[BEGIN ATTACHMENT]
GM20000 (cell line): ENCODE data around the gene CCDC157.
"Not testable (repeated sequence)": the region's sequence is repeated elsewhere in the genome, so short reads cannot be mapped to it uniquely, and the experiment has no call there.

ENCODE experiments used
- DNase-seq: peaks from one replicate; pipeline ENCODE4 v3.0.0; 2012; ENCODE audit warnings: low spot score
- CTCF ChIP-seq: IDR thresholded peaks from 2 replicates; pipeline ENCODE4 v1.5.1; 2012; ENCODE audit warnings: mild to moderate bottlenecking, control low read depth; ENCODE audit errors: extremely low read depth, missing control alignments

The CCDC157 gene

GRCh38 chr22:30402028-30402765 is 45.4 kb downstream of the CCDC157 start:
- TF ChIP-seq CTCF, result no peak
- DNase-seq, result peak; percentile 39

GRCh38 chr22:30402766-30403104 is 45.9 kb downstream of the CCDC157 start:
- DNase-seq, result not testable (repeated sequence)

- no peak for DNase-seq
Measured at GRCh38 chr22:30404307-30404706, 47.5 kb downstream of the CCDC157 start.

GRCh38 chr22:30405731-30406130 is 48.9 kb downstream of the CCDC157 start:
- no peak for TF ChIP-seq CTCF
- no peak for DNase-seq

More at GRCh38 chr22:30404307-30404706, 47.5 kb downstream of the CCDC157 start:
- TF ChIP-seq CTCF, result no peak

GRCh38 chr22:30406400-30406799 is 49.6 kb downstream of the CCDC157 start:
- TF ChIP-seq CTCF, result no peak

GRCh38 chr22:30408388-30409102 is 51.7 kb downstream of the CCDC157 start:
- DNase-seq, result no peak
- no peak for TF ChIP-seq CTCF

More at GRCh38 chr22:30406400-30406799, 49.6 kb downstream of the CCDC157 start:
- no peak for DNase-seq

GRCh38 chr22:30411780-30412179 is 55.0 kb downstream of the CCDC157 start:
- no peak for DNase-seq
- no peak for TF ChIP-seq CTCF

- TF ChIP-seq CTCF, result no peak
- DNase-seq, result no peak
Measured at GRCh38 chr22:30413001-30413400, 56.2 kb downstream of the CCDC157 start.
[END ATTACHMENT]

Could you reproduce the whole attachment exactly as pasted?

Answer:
GM20000 (cell line): ENCODE data around the gene CCDC157.
"Not testable (repeated sequence)": the region's sequence is repeated elsewhere in the genome, so short reads cannot be mapped to it uniquely, and the experiment has no call there.

ENCODE experiments used
- DNase-seq: peaks from one replicate; pipeline ENCODE4 v3.0.0; 2012; ENCODE audit warnings: low spot score
- CTCF ChIP-seq: IDR thresholded peaks from 2 replicates; pipeline ENCODE4 v1.5.1; 2012; ENCODE audit warnings: mild to moderate bottlenecking, control low read depth; ENCODE audit errors: extremely low read depth, missing control alignments

The CCDC157 gene

GRCh38 chr22:30402028-30402765 is 45.4 kb downstream of the CCDC157 start:
- TF ChIP-seq CTCF, result no peak
- DNase-seq, result peak; percentile 39

GRCh38 chr22:30402766-30403104 is 45.9 kb downstream of the CCDC157 start:
- DNase-seq, result not testable (repeated sequence)

- no peak for DNase-seq
Measured at GRCh38 chr22:30404307-30404706, 47.5 kb downstream of the CCDC157 start.

GRCh38 chr22:30405731-30406130 is 48.9 kb downstream of the CCDC157 start:
- no peak for TF ChIP-seq CTCF
- no peak for DNase-seq

More at GRCh38 chr22:30404307-30404706, 47.5 kb downstream of the CCDC157 start:
- TF ChIP-seq CTCF, result no peak

GRCh38 chr22:30406400-30406799 is 49.6 kb downstream of the CCDC157 start:
- TF ChIP-seq CTCF, result no peak

GRCh38 chr22:30408388-30409102 is 51.7 kb downstream of the CCDC157 start:
- DNase-seq, result no peak
- no peak for TF ChIP-seq CTCF

More at GRCh38 chr22:30406400-30406799, 49.6 kb downstream of the CCDC157 start:
- no peak for DNase-seq

GRCh38 chr22:30411780-30412179 is 55.0 kb downstream of the CCDC157 start:
- no peak for DNase-seq
- no peak for TF ChIP-seq CTCF

- TF ChIP-seq CTCF, result no peak
- DNase-seq, result no peak
Measured at GRCh38 chr22:30413001-30413400, 56.2 kb downstream of the CCDC157 start.